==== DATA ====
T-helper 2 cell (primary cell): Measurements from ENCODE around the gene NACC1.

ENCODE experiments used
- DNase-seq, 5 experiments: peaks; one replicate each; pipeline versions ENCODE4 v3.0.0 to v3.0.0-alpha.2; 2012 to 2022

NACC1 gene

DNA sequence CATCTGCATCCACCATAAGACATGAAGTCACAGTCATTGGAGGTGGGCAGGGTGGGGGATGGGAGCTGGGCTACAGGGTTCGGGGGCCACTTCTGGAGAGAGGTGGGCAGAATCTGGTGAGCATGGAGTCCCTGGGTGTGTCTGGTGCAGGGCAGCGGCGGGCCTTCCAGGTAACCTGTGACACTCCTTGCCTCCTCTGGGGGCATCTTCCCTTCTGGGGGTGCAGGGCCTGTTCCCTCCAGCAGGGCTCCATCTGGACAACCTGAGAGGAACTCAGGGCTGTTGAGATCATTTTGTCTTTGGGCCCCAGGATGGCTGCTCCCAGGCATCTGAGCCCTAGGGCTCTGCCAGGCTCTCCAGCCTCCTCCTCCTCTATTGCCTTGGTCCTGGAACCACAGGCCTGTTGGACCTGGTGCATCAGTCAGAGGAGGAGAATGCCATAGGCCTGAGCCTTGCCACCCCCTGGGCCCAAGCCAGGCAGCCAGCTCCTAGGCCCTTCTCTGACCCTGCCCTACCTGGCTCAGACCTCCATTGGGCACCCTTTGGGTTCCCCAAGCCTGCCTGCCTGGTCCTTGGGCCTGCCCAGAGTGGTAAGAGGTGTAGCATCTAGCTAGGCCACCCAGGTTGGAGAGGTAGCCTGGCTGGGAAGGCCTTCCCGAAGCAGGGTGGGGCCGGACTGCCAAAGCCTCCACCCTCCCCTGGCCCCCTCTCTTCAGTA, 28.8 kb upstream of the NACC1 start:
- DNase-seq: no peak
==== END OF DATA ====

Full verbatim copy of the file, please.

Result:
T-helper 2 cell (primary cell): Measurements from ENCODE around the gene NACC1.

ENCODE experiments used
- DNase-seq, 5 experiments: peaks; one replicate each; pipeline versions ENCODE4 v3.0.0 to v3.0.0-alpha.2; 2012 to 2022

NACC1 gene

DNA sequence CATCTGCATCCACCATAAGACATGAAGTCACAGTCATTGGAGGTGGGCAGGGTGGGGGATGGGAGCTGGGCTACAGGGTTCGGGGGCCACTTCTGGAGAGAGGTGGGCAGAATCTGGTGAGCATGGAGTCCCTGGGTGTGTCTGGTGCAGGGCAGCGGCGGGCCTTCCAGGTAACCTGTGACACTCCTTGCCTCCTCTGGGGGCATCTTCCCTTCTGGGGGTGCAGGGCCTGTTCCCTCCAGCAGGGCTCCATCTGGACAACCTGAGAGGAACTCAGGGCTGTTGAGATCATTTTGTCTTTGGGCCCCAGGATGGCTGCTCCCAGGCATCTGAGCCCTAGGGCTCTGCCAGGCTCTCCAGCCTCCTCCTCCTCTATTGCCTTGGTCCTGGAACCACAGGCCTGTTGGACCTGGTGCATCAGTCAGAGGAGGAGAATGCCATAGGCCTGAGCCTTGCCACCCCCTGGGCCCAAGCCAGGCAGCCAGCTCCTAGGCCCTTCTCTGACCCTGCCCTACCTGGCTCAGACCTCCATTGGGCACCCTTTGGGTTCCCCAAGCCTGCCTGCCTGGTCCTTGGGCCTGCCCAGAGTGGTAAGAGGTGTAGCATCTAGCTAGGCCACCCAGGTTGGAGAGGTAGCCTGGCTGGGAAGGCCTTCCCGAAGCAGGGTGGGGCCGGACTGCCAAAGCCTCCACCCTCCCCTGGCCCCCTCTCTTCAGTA, 28.8 kb upstream of the NACC1 start:
- DNase-seq: no peak